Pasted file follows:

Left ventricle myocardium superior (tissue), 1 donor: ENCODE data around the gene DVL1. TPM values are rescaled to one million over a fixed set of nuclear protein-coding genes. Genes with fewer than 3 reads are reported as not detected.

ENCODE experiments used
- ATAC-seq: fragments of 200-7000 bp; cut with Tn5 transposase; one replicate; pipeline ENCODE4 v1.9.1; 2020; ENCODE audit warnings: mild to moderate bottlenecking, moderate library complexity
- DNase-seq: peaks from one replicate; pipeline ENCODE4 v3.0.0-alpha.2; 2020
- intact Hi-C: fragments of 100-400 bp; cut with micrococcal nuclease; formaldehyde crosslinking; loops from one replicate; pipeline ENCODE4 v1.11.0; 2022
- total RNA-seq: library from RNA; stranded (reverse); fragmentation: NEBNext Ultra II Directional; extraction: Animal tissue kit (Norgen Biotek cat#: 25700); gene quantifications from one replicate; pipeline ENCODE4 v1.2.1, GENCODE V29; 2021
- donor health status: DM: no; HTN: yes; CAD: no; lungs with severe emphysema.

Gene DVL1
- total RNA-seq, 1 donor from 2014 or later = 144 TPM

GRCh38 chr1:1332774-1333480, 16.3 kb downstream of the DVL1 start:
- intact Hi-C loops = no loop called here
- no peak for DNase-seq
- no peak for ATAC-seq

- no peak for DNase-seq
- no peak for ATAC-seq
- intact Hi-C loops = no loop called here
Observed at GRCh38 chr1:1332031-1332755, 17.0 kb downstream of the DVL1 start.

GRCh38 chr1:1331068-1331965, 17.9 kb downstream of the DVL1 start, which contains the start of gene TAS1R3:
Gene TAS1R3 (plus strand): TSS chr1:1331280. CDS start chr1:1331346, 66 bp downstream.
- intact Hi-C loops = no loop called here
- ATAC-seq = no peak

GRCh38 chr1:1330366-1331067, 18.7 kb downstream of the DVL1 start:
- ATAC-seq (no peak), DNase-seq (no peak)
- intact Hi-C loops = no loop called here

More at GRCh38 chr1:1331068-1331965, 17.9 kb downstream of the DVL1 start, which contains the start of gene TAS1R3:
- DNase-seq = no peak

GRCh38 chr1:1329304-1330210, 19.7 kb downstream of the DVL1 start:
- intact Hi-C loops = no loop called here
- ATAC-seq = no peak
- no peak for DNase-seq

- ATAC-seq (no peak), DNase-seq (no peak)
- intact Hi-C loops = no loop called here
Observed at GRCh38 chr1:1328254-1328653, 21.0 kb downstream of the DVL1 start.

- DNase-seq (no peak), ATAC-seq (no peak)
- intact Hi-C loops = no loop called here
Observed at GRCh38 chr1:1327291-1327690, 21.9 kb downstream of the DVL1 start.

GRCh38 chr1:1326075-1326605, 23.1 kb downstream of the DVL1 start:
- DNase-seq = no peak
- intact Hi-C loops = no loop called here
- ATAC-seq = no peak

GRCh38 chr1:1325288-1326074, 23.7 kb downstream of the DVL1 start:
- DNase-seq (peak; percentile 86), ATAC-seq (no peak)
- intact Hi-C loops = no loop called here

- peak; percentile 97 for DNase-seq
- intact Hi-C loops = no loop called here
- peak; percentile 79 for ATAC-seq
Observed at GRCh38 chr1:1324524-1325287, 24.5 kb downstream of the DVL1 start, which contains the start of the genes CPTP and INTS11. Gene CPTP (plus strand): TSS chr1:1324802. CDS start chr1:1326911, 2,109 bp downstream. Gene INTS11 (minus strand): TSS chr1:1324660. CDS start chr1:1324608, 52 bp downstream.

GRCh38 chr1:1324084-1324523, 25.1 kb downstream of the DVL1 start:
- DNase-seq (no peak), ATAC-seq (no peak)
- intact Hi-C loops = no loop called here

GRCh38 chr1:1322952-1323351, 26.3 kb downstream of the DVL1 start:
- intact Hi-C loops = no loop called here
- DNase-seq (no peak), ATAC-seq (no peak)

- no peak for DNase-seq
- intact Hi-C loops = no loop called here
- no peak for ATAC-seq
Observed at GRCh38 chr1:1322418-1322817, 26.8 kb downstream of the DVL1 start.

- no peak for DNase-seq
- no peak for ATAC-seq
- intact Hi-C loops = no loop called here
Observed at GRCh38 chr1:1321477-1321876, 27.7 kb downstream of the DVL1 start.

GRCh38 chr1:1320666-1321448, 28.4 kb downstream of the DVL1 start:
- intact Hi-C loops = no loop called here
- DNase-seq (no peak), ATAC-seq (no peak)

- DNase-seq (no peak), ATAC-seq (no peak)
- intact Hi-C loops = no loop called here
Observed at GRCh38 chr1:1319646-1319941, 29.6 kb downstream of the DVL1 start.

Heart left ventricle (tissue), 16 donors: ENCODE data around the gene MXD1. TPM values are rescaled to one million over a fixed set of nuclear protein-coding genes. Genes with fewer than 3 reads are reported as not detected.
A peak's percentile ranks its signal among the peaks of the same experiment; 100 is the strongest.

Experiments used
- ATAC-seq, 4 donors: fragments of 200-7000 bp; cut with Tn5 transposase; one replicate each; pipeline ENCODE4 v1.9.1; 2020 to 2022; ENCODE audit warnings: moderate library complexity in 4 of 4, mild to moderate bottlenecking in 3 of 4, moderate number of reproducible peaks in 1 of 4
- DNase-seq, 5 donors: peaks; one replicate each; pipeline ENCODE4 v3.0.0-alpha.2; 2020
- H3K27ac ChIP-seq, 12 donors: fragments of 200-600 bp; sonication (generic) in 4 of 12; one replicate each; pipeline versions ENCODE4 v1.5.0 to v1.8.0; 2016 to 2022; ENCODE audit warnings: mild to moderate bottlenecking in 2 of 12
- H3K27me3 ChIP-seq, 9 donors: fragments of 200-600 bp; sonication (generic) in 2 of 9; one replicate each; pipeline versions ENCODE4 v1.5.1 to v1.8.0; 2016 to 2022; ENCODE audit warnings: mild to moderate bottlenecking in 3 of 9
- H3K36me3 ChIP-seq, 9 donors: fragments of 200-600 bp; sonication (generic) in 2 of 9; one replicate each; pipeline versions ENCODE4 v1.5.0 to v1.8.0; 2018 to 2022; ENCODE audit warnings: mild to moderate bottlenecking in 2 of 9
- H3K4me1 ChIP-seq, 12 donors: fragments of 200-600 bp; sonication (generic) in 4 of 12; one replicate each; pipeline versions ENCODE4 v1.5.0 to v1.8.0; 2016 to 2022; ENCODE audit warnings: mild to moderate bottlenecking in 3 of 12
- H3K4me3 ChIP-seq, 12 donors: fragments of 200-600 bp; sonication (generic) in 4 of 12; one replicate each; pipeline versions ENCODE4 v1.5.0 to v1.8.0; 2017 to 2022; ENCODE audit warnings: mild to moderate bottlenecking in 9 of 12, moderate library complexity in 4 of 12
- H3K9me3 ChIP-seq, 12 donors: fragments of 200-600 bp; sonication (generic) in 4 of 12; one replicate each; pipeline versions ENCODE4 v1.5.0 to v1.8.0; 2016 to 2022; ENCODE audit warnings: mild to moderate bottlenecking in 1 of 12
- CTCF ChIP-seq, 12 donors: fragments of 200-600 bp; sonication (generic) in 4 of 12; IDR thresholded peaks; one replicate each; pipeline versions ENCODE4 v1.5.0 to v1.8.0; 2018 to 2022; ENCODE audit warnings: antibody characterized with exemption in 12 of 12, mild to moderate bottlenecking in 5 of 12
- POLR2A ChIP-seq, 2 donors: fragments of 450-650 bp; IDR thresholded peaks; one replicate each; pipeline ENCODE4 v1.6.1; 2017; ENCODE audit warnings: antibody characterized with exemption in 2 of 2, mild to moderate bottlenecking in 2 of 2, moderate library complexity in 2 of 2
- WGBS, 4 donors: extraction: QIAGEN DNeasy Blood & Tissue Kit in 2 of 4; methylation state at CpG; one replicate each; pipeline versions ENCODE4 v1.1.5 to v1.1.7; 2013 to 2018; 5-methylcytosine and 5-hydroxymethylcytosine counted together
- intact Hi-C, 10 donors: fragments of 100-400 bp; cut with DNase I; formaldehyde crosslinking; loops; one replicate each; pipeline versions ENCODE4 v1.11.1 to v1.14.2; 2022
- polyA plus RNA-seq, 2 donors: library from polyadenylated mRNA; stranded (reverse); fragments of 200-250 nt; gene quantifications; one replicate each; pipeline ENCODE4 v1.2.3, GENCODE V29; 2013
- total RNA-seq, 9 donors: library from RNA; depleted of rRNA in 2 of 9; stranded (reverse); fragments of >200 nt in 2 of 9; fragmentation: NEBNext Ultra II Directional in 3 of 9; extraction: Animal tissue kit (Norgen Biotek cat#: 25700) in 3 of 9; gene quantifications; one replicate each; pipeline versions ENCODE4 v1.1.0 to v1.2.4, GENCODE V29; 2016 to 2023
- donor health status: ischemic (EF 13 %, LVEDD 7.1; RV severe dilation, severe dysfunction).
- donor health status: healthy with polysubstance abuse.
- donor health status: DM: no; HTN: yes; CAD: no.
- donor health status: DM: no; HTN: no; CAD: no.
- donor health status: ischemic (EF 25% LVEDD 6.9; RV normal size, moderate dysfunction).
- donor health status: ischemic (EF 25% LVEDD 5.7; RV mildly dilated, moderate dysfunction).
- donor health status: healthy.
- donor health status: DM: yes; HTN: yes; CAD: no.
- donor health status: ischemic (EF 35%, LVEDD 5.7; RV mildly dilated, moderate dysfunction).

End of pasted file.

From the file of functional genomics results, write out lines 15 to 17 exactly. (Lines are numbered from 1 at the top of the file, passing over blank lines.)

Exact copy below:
- no peak for ATAC-seq
- intact Hi-C loops = no loop called here
Observed at GRCh38 chr1:1332031-1332755, 17.0 kb downstream of the DVL1 start.